Things seemed to be going fairly well, for a while. By the time I reached 12,000 feet though I knew we might be in for some weather. Storm clouds (at 7am) were already really forming. By the time I hit 12,800 I was in a little trouble. Sleet quickly started up, slamming me in the face with winds so hard that I had a hard time keeping balance (keep in mind, I don't have a lot of body mass!). The thundercloud was building over Massive, and I saw one other group who as about a quarter mile ahead of me (a group of about 8 or so) start coming back down the mountain toward me. They were convinced a summit wasn't possible today.

    Totally discouraged, I turned around and started jogging down. I passed the old man, who said "giving up on it?" I said "yeah, it's too dangerous to risk it." He bid me well, but kept going up. I defended 400 feet (nearly a half mile) and noticed that things were clearing up, and I decided to give it another shot. "It's not even 8am yet! Maybe it's still possible." I reached the old man again, and his words were priceless: "So, you planning on hiking this two or three times, are ya?" We talked about the weather, and noted that we only had heard one really distant clap of thunder. The group of 8 come by us and warn us as they go by, but he and I look at each other and keep heading up. I'm booking it, telling myself this is my one and only shot at this today and I've gotta give this my best shot. Storm clouds are everywhere, but they are blowing over very fast, not parking over Massive anymore.

    With the group gone, I'm now leading the way up the mountain. When I get to the col, or saddle near the top, though, this mountain goat teenager comes charging past me. I drop my pack for the last 500 foot of climbing, and don't mess with the crampons. There is snow and ice, but not enough to stop me. The first stretch from the col to the peak is on the side of the ridgeline away from the wind, but for the second half as I am on the other side, the wind is whipping me like nobody's business. I kept booking it and made it at 9:30...second to the top, behind skinny teenage mountain goat kid.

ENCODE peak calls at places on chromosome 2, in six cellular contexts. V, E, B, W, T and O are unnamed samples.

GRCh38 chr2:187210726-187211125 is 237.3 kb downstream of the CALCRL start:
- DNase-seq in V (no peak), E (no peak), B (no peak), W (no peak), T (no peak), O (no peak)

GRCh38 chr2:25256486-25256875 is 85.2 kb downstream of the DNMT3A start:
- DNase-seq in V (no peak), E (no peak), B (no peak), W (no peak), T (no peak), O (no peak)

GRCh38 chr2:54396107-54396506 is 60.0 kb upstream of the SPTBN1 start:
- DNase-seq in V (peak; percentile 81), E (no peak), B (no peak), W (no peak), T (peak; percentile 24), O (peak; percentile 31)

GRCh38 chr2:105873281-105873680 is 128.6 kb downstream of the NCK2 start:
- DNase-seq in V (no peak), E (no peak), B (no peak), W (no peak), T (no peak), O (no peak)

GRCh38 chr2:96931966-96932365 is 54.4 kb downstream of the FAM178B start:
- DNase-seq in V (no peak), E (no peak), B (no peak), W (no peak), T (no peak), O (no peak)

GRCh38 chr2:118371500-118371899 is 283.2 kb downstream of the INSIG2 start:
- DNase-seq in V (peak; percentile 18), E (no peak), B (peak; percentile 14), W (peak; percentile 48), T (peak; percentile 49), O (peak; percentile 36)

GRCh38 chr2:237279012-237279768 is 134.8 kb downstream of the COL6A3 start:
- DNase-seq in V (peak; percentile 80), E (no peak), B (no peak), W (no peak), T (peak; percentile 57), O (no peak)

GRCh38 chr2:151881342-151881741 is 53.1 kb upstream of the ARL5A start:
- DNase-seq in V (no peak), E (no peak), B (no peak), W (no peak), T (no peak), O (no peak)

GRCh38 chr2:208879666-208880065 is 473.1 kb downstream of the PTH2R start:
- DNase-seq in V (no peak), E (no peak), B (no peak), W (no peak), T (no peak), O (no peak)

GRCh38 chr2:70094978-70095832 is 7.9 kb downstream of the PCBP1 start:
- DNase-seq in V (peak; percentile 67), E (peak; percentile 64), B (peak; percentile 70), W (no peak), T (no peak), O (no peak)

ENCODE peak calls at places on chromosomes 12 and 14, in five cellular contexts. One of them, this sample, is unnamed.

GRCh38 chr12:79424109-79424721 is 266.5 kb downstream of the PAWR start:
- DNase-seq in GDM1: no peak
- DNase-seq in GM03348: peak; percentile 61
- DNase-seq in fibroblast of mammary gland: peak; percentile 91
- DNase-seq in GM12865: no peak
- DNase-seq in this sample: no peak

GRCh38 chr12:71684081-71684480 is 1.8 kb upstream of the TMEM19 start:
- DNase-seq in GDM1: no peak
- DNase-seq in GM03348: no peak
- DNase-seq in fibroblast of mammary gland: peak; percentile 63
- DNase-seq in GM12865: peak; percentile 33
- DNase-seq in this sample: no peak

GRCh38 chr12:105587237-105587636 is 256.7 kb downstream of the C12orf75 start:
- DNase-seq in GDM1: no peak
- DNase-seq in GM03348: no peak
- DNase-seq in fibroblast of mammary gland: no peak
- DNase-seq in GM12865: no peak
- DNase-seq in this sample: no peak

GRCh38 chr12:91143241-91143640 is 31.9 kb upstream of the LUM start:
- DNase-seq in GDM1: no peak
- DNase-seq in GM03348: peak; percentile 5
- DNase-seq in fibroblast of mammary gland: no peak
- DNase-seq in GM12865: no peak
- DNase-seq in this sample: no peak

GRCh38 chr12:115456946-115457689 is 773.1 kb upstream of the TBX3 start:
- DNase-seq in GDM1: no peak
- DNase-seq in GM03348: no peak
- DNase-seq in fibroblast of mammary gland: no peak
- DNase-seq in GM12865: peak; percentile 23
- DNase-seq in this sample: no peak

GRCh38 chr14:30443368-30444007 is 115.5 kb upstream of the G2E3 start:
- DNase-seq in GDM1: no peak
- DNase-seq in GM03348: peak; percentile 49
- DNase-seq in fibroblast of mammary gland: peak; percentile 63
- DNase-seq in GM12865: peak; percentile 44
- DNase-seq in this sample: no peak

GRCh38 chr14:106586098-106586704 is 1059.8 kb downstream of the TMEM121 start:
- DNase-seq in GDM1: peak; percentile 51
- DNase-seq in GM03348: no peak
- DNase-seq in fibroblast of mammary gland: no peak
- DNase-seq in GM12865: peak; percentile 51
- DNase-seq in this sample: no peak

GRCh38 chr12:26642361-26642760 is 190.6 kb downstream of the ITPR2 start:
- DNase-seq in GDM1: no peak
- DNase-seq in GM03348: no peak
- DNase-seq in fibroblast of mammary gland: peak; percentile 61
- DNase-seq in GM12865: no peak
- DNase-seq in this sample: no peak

I stayed on the top only 10 minutes, knowing I'm playing with fate. Even though there still has been no more thunder or even rain, storm clouds were everywhere. I'm the first down, and there are two dozen who are coming up as I make my way back to the col. Past the col, for about a mile I run into three dozen more people, then I'm by myself the rest of the way to the bottom. I met the old man as I reached the col and my backpack, patted him on the back and told him thanks for the added encouragement to keep on it.

    There was some wildlife on the trip, but not a lot. One animal (I want to find out what it was!) looked like an oversized squirrel, brown with black eyes. It was about 2 feet long and probably weighed about as much as a medium-sized dog. Saw another one of these on Mt. Evans, later that afternoon. Only drank about three-fourths of a liter for the day. Cell phone signals good, like Elbert, all the way (except about a mile near each trailhead).
    Mount Massive - Standard Route
    rating optionrated 4rated 4rated 4rated 4
    The day after I did Elbert, I went up Massive. The hike is a little harder, and has some much steeper, but minor class 2/3 at the top. It is class 3, but its so short you probably wouldn't notice it. Anyway, The trail is long and level to start, passing through spruce and fir for about 3 miles before the spur off of the Colorado Trail (which is the Mt Massive trail) is met. That trail ascends quickly to the tundra and leads you up to the summit of MT Massive. Massive is much rockier than Elbert, but it still has its fair share of alpine vegetation and furry little creatures to look at. Another good 14er to do, summit elevation: 14,420'.

    Permit $$

    Map Drive
    FR / Dirt Road / Gravel - Car Okay

    To hike
    From Leadville, follow hiway 24 south a few miles to Rd 300, turning right. Follow 300 a bit over a mile to Rd 11 (110 on the Topo Maps). Turn left following the signs towards Halfmoon Campgrounds. The paved road switches to dirt and gravel, but remains easily driveable. Pass the Halfmoon Campgrounds. Follow the signs to the Trailhead. The Mt Elbert trailhead is reached first, on your left, labeled as overflow parking for Mt. Massive trail. 100 yds further down on your right will be the main trailhead parking.
    page created by imike on Sep 06 2010 6:32 am